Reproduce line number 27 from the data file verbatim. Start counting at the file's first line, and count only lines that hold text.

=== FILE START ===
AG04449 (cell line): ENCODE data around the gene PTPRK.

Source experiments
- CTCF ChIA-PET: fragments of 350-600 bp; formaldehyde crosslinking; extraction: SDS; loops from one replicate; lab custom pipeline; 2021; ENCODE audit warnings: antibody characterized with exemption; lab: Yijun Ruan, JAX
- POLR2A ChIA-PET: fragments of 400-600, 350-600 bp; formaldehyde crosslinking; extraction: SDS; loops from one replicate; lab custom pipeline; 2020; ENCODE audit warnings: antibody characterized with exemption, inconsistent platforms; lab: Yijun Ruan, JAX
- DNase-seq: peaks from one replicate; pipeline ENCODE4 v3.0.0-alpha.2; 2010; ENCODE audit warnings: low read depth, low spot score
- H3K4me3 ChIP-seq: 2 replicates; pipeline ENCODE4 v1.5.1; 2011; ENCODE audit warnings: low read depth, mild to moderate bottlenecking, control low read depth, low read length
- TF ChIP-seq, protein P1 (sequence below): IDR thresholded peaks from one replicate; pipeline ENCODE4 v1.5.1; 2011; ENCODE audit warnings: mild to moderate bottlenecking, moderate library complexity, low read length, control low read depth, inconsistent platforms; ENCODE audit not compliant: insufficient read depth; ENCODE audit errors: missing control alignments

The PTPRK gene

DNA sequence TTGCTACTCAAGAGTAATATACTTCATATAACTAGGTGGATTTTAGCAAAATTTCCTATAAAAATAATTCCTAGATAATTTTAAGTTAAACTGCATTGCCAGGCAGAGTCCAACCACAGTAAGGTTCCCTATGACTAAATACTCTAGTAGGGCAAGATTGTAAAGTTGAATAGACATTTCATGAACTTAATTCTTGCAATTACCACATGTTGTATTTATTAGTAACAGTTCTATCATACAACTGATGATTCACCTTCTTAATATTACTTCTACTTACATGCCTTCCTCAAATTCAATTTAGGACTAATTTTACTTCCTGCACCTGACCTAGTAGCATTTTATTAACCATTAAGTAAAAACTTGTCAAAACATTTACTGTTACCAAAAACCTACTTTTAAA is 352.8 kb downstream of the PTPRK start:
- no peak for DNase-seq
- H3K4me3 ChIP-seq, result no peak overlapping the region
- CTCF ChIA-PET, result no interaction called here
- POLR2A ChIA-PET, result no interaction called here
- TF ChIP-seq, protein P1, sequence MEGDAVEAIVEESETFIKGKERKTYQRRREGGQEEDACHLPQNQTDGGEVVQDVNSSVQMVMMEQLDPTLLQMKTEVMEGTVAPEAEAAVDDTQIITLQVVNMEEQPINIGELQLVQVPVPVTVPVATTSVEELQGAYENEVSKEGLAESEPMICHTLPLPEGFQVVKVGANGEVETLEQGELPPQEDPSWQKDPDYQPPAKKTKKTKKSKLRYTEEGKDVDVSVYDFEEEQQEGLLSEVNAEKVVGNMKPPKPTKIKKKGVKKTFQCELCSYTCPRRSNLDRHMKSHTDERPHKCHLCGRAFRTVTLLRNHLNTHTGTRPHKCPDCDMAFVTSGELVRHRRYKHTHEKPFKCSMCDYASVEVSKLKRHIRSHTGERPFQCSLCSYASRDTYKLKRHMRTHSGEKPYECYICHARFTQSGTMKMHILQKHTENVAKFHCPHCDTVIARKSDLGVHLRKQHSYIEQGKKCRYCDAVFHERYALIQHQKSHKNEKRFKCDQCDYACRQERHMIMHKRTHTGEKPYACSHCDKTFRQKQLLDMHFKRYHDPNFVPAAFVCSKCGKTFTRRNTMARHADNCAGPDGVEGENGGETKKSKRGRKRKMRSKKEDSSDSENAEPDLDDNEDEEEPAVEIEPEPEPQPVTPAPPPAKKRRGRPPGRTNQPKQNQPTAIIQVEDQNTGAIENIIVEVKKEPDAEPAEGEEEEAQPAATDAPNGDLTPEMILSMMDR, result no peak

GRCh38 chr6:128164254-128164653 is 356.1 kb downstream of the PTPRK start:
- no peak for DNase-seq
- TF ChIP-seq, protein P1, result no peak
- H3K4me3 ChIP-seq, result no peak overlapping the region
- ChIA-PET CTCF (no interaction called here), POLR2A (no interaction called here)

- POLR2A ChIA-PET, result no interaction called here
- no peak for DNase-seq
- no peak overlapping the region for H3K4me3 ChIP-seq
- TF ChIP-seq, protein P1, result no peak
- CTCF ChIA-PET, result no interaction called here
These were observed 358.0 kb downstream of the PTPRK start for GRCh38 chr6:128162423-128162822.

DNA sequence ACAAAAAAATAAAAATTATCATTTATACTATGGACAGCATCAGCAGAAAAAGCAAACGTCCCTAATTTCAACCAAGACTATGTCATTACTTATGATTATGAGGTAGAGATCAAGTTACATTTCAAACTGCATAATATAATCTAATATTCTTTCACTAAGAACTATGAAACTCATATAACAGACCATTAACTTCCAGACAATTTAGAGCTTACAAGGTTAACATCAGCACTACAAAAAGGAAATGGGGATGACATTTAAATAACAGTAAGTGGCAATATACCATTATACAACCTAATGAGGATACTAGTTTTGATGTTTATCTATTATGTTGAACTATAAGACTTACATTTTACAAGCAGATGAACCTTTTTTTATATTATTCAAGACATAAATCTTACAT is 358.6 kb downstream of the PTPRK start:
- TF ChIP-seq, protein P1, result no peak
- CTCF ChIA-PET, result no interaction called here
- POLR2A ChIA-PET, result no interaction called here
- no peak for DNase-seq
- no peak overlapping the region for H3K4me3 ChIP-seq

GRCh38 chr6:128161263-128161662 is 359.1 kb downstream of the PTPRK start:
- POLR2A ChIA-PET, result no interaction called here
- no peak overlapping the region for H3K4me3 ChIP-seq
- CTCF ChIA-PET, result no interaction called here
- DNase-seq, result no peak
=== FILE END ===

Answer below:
- TF ChIP-seq, protein P1, result no peak